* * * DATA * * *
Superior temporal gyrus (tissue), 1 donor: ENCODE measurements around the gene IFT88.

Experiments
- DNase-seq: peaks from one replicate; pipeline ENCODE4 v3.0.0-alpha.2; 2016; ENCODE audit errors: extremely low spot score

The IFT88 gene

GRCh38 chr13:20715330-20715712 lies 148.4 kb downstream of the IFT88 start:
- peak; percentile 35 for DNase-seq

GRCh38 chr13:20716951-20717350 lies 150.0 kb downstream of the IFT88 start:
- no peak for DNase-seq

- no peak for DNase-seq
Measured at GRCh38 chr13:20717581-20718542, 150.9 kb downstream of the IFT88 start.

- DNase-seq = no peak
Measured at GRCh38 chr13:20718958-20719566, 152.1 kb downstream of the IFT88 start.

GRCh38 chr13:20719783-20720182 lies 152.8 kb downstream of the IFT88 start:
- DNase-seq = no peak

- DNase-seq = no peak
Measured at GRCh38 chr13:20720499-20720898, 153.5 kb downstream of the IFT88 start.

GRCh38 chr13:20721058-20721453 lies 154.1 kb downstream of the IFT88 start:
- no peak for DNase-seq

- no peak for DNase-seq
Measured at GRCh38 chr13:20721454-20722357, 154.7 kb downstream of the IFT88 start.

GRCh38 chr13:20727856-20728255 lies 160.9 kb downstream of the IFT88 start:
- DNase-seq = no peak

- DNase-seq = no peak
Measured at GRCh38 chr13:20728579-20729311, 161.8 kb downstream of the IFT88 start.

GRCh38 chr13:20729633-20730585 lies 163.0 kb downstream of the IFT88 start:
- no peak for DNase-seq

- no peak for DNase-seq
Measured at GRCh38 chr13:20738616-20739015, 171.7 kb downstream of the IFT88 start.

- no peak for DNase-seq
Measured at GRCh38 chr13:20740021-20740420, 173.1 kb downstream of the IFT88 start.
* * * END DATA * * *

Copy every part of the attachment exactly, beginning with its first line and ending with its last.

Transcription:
Superior temporal gyrus (tissue), 1 donor: ENCODE measurements around the gene IFT88.

Experiments
- DNase-seq: peaks from one replicate; pipeline ENCODE4 v3.0.0-alpha.2; 2016; ENCODE audit errors: extremely low spot score

The IFT88 gene

GRCh38 chr13:20715330-20715712 lies 148.4 kb downstream of the IFT88 start:
- peak; percentile 35 for DNase-seq

GRCh38 chr13:20716951-20717350 lies 150.0 kb downstream of the IFT88 start:
- no peak for DNase-seq

- no peak for DNase-seq
Measured at GRCh38 chr13:20717581-20718542, 150.9 kb downstream of the IFT88 start.

- DNase-seq = no peak
Measured at GRCh38 chr13:20718958-20719566, 152.1 kb downstream of the IFT88 start.

GRCh38 chr13:20719783-20720182 lies 152.8 kb downstream of the IFT88 start:
- DNase-seq = no peak

- DNase-seq = no peak
Measured at GRCh38 chr13:20720499-20720898, 153.5 kb downstream of the IFT88 start.

GRCh38 chr13:20721058-20721453 lies 154.1 kb downstream of the IFT88 start:
- no peak for DNase-seq

- no peak for DNase-seq
Measured at GRCh38 chr13:20721454-20722357, 154.7 kb downstream of the IFT88 start.

GRCh38 chr13:20727856-20728255 lies 160.9 kb downstream of the IFT88 start:
- DNase-seq = no peak

- DNase-seq = no peak
Measured at GRCh38 chr13:20728579-20729311, 161.8 kb downstream of the IFT88 start.

GRCh38 chr13:20729633-20730585 lies 163.0 kb downstream of the IFT88 start:
- no peak for DNase-seq

- no peak for DNase-seq
Measured at GRCh38 chr13:20738616-20739015, 171.7 kb downstream of the IFT88 start.

- no peak for DNase-seq
Measured at GRCh38 chr13:20740021-20740420, 173.1 kb downstream of the IFT88 start.